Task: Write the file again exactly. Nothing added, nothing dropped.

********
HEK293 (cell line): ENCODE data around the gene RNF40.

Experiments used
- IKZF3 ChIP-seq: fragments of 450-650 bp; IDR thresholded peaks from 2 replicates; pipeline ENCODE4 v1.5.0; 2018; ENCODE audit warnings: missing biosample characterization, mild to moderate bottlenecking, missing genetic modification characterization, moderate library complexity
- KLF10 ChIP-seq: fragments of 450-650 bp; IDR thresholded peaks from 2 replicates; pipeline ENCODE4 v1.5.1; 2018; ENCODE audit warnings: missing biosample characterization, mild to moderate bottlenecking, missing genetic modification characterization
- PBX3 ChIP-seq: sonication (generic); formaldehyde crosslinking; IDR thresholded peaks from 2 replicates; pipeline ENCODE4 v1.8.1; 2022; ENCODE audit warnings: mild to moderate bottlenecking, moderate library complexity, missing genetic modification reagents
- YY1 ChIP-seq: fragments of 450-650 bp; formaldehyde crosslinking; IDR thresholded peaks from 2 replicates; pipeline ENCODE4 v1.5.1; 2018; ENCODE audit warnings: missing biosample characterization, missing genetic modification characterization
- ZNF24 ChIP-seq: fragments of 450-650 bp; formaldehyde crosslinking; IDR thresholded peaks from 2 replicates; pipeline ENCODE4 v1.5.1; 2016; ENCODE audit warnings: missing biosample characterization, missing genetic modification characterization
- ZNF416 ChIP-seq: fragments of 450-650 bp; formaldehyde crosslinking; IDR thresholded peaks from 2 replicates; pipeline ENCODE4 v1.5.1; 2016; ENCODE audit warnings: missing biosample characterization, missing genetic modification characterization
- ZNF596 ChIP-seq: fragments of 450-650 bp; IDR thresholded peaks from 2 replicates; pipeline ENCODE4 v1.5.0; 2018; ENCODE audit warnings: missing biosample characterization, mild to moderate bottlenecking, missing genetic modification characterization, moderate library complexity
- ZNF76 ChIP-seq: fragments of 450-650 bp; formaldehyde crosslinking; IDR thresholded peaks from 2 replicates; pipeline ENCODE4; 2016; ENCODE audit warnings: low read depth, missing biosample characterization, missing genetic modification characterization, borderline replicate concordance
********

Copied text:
HEK293 (cell line): ENCODE data around the gene RNF40.

Experiments used
- IKZF3 ChIP-seq: fragments of 450-650 bp; IDR thresholded peaks from 2 replicates; pipeline ENCODE4 v1.5.0; 2018; ENCODE audit warnings: missing biosample characterization, mild to moderate bottlenecking, missing genetic modification characterization, moderate library complexity
- KLF10 ChIP-seq: fragments of 450-650 bp; IDR thresholded peaks from 2 replicates; pipeline ENCODE4 v1.5.1; 2018; ENCODE audit warnings: missing biosample characterization, mild to moderate bottlenecking, missing genetic modification characterization
- PBX3 ChIP-seq: sonication (generic); formaldehyde crosslinking; IDR thresholded peaks from 2 replicates; pipeline ENCODE4 v1.8.1; 2022; ENCODE audit warnings: mild to moderate bottlenecking, moderate library complexity, missing genetic modification reagents
- YY1 ChIP-seq: fragments of 450-650 bp; formaldehyde crosslinking; IDR thresholded peaks from 2 replicates; pipeline ENCODE4 v1.5.1; 2018; ENCODE audit warnings: missing biosample characterization, missing genetic modification characterization
- ZNF24 ChIP-seq: fragments of 450-650 bp; formaldehyde crosslinking; IDR thresholded peaks from 2 replicates; pipeline ENCODE4 v1.5.1; 2016; ENCODE audit warnings: missing biosample characterization, missing genetic modification characterization
- ZNF416 ChIP-seq: fragments of 450-650 bp; formaldehyde crosslinking; IDR thresholded peaks from 2 replicates; pipeline ENCODE4 v1.5.1; 2016; ENCODE audit warnings: missing biosample characterization, missing genetic modification characterization
- ZNF596 ChIP-seq: fragments of 450-650 bp; IDR thresholded peaks from 2 replicates; pipeline ENCODE4 v1.5.0; 2018; ENCODE audit warnings: missing biosample characterization, mild to moderate bottlenecking, missing genetic modification characterization, moderate library complexity
- ZNF76 ChIP-seq: fragments of 450-650 bp; formaldehyde crosslinking; IDR thresholded peaks from 2 replicates; pipeline ENCODE4; 2016; ENCODE audit warnings: low read depth, missing biosample characterization, missing genetic modification characterization, borderline replicate concordance